A crude but common way to charge ni-mh batteries is with a constant current of 0.1C, C being the amp-hour capacity, for 15 hours. Applying this current continously will shorten battery life. A float charge of 0.03C is often used to maintain the battery at full charge. A compliance voltage of 1.6 volts per cell is adequate. This means that for an 8.4 volt ni-mh (what is referred to as a 9V battery) there are seven 1.2 volt cells. So, to charge seven cells and have a compliance of 1.6 volts per cell a power supply of 11.2 volts or more should be used.
A current limiting resistor can be used and is calculated to provide 0.1C. Let's say the battery is an 8.4 volt Energizer NH22-175 having an amp-h capacitor of 175 mA. The 0.1C charge current is then 17.5 mA. The series resistor value is (11.2V-8.4V)/(17.5 mA) = 160 ohms. The resistor wattage should be such that if the output is shorted the resistor power dissipation specification is not exceeded. For this the short-circuit dissipation is [(11.2V)^2]/(160) = 0.78 watts. A 1 watt resistor or large should be used.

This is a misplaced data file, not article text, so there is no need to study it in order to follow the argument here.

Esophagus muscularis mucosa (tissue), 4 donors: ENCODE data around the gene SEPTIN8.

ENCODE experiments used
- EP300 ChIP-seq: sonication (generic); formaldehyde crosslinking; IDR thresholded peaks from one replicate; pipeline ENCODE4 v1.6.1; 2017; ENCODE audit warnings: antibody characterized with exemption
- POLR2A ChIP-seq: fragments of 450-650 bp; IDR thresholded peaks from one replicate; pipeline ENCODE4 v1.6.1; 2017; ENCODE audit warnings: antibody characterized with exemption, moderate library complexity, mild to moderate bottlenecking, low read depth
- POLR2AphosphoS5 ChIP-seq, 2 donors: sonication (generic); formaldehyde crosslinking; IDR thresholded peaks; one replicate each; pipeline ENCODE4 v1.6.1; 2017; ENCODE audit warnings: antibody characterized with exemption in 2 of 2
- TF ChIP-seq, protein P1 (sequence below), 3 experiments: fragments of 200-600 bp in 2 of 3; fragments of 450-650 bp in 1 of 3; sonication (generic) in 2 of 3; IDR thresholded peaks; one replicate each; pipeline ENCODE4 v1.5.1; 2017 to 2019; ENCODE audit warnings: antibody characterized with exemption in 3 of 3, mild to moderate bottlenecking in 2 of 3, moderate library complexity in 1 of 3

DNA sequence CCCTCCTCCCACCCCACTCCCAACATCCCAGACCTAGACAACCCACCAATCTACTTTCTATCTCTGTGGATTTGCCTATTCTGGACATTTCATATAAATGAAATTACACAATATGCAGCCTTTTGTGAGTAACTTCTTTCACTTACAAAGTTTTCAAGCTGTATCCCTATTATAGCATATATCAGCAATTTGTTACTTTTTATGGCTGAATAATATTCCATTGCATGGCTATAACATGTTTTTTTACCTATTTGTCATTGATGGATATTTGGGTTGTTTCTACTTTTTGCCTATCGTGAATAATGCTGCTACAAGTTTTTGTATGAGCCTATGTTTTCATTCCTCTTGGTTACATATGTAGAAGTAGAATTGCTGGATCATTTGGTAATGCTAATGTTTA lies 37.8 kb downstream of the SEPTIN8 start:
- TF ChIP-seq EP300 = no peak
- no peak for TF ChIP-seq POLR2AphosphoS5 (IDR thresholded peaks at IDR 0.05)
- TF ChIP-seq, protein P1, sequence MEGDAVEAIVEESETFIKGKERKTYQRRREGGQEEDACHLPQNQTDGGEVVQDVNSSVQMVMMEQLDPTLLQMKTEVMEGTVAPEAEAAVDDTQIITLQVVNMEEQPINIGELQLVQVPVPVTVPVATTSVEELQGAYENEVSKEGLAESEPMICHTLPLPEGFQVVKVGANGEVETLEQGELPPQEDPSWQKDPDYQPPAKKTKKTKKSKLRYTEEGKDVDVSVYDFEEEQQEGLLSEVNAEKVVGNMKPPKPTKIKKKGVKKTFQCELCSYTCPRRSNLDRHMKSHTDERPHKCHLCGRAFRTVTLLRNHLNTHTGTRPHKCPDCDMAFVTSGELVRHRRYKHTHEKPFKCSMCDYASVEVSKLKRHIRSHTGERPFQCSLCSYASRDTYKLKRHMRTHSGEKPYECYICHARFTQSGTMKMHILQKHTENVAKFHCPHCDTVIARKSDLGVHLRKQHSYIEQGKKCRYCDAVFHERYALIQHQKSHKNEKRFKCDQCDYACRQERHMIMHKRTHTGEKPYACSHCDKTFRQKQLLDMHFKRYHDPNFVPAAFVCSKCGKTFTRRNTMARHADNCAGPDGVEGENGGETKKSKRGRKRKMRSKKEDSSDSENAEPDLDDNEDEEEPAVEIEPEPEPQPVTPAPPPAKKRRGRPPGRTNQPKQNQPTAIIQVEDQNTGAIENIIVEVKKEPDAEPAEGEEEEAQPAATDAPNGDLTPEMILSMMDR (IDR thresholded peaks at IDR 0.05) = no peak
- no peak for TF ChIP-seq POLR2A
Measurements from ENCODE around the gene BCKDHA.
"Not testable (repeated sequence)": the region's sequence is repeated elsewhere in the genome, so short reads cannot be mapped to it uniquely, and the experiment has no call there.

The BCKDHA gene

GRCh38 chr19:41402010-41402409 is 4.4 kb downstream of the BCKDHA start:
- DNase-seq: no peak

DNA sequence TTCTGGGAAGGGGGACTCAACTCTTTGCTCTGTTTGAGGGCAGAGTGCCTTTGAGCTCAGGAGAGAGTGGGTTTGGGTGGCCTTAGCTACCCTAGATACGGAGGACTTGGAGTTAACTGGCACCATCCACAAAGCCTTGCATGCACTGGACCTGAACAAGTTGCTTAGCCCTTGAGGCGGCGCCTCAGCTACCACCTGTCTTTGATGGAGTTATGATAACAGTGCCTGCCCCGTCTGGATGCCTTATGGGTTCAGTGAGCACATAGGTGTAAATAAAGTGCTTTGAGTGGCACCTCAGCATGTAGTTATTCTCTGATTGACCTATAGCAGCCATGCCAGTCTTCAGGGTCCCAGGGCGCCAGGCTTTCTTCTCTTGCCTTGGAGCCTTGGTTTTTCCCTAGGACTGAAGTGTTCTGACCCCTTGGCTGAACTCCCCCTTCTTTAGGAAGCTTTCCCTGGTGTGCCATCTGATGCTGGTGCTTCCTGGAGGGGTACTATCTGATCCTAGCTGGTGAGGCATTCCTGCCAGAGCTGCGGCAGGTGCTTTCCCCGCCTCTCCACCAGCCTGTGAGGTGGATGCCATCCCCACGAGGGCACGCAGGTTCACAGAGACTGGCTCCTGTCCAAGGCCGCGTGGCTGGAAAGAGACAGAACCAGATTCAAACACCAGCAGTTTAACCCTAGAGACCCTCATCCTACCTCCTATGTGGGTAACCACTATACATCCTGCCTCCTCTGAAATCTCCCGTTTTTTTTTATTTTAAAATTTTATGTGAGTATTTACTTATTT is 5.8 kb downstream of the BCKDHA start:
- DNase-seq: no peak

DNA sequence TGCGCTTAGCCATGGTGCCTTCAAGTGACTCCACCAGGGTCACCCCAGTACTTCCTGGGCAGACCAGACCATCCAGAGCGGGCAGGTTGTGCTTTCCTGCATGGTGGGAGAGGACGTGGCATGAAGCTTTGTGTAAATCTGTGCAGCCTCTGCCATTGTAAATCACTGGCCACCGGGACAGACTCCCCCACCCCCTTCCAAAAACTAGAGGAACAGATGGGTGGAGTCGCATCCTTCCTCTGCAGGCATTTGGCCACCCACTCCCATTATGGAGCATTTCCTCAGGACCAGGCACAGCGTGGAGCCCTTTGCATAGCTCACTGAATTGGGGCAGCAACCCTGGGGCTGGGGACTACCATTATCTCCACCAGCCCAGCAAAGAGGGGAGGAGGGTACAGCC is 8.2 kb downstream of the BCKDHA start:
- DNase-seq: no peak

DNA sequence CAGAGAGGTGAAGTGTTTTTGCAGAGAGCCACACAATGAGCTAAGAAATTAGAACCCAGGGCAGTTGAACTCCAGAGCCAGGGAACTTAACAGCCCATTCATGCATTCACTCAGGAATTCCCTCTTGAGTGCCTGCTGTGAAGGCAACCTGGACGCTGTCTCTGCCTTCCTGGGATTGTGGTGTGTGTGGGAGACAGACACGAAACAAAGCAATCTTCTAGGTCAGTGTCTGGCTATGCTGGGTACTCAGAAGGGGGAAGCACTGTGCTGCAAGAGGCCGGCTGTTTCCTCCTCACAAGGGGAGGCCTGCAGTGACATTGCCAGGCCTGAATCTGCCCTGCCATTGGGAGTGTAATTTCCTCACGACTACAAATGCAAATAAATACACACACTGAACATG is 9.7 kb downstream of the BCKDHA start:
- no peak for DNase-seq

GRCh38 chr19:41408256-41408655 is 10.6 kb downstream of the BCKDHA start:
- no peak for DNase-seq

More complex methods are used to fast charge this type of battery yet not harm the battery.
I strongly suggest not to try a DIY a fast NiMH charger, especially for the "9 volts". From experience, it can get very exciting and messy.(POP! SPLAT!) If NiMH's get too hot internally when charging, it ruptures the cell dividers, you get a big electrical short, lots of smoke and caustic goo thrown around. (been there, done that, got the tee-shirt, ball cap, coffee mug, big Gulp, the tattoo AND the stiches to prove it.)
FYI: There are LiPO4's (really 10.1 volt no-load) coming in from China and the Asian Rim. BE CAREFUL!!! Use only THEIR chargers, don't leave them unattended!!! They are a fire and explosion hazard. They are fabulous for wireless mic packs, with maH ratings up there with disposable lithium batteries, some have built-in PC board protection, but consider all LiPO's a fire waiting to happen. If a seal breaks down, BANG! About a 5000* metal fire lights up. The cell phone/media player explosions/fires aren't "Urban legends". They are rare, but they happen. Two brands I've seen are "Happy Batt. Inc." and "Friendly Trading Inc.". "Happy" and "Friendly" must be the S*m's and C*stc*'s of China.